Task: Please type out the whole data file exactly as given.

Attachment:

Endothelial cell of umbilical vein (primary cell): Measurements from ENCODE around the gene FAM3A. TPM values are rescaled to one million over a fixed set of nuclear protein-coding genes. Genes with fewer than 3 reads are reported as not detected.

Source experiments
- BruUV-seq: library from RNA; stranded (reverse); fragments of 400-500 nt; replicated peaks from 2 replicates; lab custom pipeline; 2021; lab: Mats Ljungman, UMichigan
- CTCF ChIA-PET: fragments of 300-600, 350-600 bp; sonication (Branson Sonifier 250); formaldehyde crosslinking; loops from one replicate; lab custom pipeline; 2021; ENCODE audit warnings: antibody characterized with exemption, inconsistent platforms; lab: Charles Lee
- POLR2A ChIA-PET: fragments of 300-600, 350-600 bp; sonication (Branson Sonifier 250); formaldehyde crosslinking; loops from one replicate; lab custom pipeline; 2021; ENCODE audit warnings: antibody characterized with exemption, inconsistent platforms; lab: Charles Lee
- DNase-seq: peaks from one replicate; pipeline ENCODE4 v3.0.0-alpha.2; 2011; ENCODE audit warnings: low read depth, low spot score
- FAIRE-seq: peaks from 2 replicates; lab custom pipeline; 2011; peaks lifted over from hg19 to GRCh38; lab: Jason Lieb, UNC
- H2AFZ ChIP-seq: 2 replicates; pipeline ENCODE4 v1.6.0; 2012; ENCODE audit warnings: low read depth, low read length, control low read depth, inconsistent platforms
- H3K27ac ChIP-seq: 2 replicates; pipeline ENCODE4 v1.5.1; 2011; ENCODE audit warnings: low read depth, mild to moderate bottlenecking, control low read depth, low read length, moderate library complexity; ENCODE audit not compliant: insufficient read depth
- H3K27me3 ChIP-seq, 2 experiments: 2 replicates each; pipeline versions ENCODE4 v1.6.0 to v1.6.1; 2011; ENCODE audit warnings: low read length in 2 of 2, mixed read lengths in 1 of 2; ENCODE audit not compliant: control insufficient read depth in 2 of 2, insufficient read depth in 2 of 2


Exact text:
Endothelial cell of umbilical vein (primary cell): Measurements from ENCODE around the gene FAM3A. TPM values are rescaled to one million over a fixed set of nuclear protein-coding genes. Genes with fewer than 3 reads are reported as not detected.

Source experiments
- BruUV-seq: library from RNA; stranded (reverse); fragments of 400-500 nt; replicated peaks from 2 replicates; lab custom pipeline; 2021; lab: Mats Ljungman, UMichigan
- CTCF ChIA-PET: fragments of 300-600, 350-600 bp; sonication (Branson Sonifier 250); formaldehyde crosslinking; loops from one replicate; lab custom pipeline; 2021; ENCODE audit warnings: antibody characterized with exemption, inconsistent platforms; lab: Charles Lee
- POLR2A ChIA-PET: fragments of 300-600, 350-600 bp; sonication (Branson Sonifier 250); formaldehyde crosslinking; loops from one replicate; lab custom pipeline; 2021; ENCODE audit warnings: antibody characterized with exemption, inconsistent platforms; lab: Charles Lee
- DNase-seq: peaks from one replicate; pipeline ENCODE4 v3.0.0-alpha.2; 2011; ENCODE audit warnings: low read depth, low spot score
- FAIRE-seq: peaks from 2 replicates; lab custom pipeline; 2011; peaks lifted over from hg19 to GRCh38; lab: Jason Lieb, UNC
- H2AFZ ChIP-seq: 2 replicates; pipeline ENCODE4 v1.6.0; 2012; ENCODE audit warnings: low read depth, low read length, control low read depth, inconsistent platforms
- H3K27ac ChIP-seq: 2 replicates; pipeline ENCODE4 v1.5.1; 2011; ENCODE audit warnings: low read depth, mild to moderate bottlenecking, control low read depth, low read length, moderate library complexity; ENCODE audit not compliant: insufficient read depth
- H3K27me3 ChIP-seq, 2 experiments: 2 replicates each; pipeline versions ENCODE4 v1.6.0 to v1.6.1; 2011; ENCODE audit warnings: low read length in 2 of 2, mixed read lengths in 1 of 2; ENCODE audit not compliant: control insufficient read depth in 2 of 2, insufficient read depth in 2 of 2